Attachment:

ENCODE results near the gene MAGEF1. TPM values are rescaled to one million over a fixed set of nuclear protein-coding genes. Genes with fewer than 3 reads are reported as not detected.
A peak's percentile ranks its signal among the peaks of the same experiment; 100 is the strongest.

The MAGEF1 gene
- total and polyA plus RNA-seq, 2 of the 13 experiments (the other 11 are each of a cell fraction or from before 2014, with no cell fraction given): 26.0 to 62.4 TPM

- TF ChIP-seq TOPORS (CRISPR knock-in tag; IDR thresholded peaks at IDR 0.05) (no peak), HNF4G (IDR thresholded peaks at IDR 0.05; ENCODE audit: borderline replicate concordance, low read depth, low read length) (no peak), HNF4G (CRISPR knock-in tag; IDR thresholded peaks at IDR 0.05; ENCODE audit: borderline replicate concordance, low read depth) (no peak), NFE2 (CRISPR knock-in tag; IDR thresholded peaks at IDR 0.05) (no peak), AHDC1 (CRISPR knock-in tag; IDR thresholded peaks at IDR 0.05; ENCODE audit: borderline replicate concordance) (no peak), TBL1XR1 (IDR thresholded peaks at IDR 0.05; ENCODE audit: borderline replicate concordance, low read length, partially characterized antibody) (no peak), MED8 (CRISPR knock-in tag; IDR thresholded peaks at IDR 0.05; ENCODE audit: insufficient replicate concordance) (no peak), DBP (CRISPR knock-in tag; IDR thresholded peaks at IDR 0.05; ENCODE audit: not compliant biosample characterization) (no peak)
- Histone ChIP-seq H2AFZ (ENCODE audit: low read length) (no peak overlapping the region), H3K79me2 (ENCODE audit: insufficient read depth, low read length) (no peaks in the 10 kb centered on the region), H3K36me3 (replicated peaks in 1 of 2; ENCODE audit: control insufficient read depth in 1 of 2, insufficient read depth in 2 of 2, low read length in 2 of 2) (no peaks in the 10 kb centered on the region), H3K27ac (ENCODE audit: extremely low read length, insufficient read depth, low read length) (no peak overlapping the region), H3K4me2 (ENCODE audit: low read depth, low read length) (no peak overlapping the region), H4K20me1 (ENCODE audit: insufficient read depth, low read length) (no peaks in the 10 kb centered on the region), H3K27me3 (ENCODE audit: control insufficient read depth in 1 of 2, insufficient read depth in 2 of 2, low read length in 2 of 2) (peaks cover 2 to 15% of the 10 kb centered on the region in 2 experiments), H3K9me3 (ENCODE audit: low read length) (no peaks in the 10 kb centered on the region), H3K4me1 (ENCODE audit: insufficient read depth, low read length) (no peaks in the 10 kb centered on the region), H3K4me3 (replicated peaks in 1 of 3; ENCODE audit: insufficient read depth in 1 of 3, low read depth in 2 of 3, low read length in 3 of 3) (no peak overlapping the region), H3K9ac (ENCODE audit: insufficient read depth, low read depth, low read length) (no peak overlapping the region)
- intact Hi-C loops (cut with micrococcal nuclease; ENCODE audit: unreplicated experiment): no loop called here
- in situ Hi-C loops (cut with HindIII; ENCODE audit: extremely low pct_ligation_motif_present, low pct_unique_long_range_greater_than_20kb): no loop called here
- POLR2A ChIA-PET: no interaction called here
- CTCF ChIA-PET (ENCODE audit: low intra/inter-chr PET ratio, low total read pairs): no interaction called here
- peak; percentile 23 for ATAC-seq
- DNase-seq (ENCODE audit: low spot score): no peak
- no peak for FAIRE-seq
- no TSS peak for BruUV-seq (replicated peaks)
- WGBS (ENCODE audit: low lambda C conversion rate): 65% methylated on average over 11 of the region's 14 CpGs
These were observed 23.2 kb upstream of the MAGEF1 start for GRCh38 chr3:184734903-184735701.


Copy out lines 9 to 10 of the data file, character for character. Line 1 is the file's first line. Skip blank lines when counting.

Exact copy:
- POLR2A ChIA-PET: no interaction called here
- CTCF ChIA-PET (ENCODE audit: low intra/inter-chr PET ratio, low total read pairs): no interaction called here